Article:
Visuzalizes the decision boundaries of multiple classification learners on some artificial data sets.

The visualization of decision boundaries helps to understand what the pros and cons of individual classification learners are. This posts demonstrates how to create such plots.

The three artificial data sets are generated by `task generators`

(implemented in mlr3):

```
library("mlr3")
N = 200
tasks = list(
tgen("xor")$generate(N),
tgen("moons")$generate(N),
tgen("circle")$generate(N)
)
```

Points are distributed on a 2-dimensional cube with corners \((\pm 1, \pm 1)\). Class is `"red"`

if \(x\) and \(y\) have the same sign, and `"black"`

otherwise.

```
plot(tgen("xor"))
```

Two circles with same center but different radii. Points in the smaller circle are `"black"`

, points only in the larger circle are `"red"`

.

```
plot(tgen("circle"))
```

Two interleaving half circles (“moons”).

```
plot(tgen("moons"))
```

We consider the following learners:

```
library("mlr3learners")
learners = list(
# k-nearest neighbours classifier
lrn("classif.kknn", id = "kkn", predict_type = "prob", k = 3),
# linear svm
lrn("classif.svm", id = "lin. svm", predict_type = "prob", kernel = "linear"),
# radial-basis function svm
lrn("classif.svm", id = "rbf svm", predict_type = "prob", kernel = "radial",
gamma = 2, cost = 1, type = "C-classification"),
# naive bayes
lrn("classif.naive_bayes", id = "naive bayes", predict_type = "prob"),
# single decision tree
lrn("classif.rpart", id = "tree", predict_type = "prob", cp = 0, maxdepth = 5),
# random forest
lrn("classif.ranger", id = "random forest", predict_type = "prob")
)
```

The hyperparameters are chosen in a way that the decision boundaries look “typical” for the respective classifier. Of course, with different hyperparameters, results may look very different.

To apply each learner on each task, we first build an exhaustive grid design of experiments with `benchmark_grid()`

and then pass it to `benchmark()`

to do the actual work. A simple holdout resampling is used here:

```
design = benchmark_grid(
tasks = tasks,
learners = learners,
resamplings = rsmp("holdout")
)
set.seed(123)
bmr = benchmark(design, store_models = TRUE)
```

A quick look into the performance values:

```
perf = bmr$aggregate(msr("classif.acc"))[, c("task_id", "learner_id", "classif.acc")]
knitr::kable(perf)
```

task_id | learner_id | classif.acc |
---|---|---|

xor_200 | kkn | 0.9253731 |

xor_200 | lin. svm | 0.5223881 |

xor_200 | rbf svm | 0.9701493 |

xor_200 | naive bayes | 0.5820896 |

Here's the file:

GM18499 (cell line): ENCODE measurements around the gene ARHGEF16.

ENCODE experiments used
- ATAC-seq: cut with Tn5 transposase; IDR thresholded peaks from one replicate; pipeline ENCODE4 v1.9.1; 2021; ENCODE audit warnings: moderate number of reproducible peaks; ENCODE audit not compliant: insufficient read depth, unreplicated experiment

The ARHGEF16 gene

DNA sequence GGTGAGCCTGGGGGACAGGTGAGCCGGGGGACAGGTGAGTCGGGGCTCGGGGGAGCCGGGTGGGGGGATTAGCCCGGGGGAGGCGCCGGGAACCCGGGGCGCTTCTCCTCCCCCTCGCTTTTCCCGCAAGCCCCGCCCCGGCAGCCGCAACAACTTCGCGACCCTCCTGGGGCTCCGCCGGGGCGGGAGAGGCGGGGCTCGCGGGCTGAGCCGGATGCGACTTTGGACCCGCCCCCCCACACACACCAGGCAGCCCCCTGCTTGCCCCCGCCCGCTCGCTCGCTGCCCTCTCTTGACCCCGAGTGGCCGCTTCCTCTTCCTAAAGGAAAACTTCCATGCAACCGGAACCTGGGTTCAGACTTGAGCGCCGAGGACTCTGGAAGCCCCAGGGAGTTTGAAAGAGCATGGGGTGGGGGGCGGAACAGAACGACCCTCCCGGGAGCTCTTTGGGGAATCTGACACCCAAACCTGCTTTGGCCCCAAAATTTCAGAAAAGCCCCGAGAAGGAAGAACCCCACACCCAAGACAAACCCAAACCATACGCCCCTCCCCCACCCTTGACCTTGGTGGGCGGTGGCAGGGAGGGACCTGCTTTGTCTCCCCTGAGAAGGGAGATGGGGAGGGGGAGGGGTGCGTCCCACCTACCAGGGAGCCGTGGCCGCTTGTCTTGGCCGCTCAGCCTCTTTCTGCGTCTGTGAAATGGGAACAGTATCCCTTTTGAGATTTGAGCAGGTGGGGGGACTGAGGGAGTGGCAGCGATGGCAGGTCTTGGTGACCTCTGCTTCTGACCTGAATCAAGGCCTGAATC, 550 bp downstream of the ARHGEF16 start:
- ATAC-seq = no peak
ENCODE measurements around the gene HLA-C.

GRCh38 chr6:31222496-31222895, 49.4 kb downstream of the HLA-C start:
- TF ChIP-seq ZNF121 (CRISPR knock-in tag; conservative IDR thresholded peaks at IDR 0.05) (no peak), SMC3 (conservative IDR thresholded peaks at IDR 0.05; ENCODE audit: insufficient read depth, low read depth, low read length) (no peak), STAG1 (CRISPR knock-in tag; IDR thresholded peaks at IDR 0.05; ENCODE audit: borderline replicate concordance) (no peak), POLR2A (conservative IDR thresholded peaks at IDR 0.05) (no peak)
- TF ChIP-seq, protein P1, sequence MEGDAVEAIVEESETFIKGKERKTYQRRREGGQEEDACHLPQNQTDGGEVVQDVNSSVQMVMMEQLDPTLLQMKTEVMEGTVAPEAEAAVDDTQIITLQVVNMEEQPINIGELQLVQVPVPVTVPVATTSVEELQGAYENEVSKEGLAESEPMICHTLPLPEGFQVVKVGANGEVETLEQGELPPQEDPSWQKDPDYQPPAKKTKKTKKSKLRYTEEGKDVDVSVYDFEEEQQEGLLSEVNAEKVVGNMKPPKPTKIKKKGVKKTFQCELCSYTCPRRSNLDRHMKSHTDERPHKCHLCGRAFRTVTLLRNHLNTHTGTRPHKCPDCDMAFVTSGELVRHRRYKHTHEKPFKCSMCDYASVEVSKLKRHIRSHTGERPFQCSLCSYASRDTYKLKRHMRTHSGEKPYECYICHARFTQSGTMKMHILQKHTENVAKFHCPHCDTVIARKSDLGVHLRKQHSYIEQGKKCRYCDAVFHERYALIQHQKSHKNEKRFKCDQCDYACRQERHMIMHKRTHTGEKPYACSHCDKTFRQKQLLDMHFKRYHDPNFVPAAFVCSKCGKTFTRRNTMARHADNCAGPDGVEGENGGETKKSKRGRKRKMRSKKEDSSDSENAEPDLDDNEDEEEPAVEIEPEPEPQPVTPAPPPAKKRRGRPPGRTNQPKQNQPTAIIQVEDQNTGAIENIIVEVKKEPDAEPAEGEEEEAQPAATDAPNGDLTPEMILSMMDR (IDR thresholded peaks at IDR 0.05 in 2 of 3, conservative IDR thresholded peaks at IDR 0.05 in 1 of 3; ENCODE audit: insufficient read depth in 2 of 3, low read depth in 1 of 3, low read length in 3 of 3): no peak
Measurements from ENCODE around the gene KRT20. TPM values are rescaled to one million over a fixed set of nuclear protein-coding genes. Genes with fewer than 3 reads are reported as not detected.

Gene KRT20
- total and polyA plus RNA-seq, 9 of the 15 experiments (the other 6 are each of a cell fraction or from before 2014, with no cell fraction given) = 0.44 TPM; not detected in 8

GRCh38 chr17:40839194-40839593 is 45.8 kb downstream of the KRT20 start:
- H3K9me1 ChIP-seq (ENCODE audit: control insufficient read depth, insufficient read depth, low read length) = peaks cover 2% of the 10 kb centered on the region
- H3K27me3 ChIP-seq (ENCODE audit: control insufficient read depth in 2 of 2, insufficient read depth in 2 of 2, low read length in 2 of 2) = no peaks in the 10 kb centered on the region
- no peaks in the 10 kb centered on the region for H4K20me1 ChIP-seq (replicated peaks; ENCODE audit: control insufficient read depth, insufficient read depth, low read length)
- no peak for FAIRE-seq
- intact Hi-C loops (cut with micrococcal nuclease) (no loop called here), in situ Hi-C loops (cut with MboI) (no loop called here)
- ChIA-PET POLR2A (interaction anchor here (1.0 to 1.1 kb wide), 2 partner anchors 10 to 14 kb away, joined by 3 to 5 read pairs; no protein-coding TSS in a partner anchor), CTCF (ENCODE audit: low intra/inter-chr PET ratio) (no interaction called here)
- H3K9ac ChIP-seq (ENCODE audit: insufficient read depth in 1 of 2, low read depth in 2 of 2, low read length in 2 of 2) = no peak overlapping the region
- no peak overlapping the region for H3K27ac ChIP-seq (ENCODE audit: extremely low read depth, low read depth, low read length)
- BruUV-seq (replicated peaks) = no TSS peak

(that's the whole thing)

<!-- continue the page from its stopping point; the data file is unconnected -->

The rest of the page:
xor_200 | tree | 0.8955224 |

xor_200 | random forest | 0.9552239 |

moons_200 | kkn | 0.9850746 |

moons_200 | lin. svm | 0.9104478 |

moons_200 | rbf svm | 0.9701493 |

moons_200 | naive bayes | 0.8955224 |

moons_200 | tree | 0.9104478 |

moons_200 | random forest | 0.9253731 |

circle_200 | kkn | 0.9104478 |

circle_200 | lin. svm | 0.4776119 |

circle_200 | rbf svm | 0.8805970 |

circle_200 | naive bayes | 0.8358209 |

circle_200 | tree | 0.8358209 |

circle_200 | random forest | 0.9402985 |

To generate the plots, we iterate over the individual `ResampleResult`

objects stored in the `BenchmarkResult`

, and in each iteration we store the plot of the learner prediction generated by the mlr3viz package.

```
library("mlr3viz")
n = bmr$n_resample_results
plots = vector("list", n)
for (i in seq_len(n)) {
rr = bmr$resample_result(i)
plots[[i]] = autoplot(rr, type = "prediction")
}
```

We now have a list of plots. Each one can be printed individually:

```
print(plots[[1]])
```

Note that only observations from the test data is plotted as points.

To get a nice annotated overview, we arranged all plots together in a single PDF file. The number in the upper right is the respective accuracy on the test set.

As you can see, the decision boundaries look very different. Some are linear, others are parallel to the axis, and yet others are highly non-linear. The boundaries are partly very smooth with a slow transition of probabilities, others are very abrupt. All these properties are important during model selection, and should be considered for your problem at hand.

For attribution, please cite this work as

Lang (2020, Aug. 14). mlr3gallery: Comparison of Decision Boundaries of Classification Learners. Retrieved from https://mlr3gallery.mlr-org.com/posts/2020-08-14-comparison-of-decision-boundaries/

BibTeX citation

@misc{lang2020comparison, author = {Lang, Michel}, title = {mlr3gallery: Comparison of Decision Boundaries of Classification Learners}, url = {https://mlr3gallery.mlr-org.com/posts/2020-08-14-comparison-of-decision-boundaries/}, year = {2020} }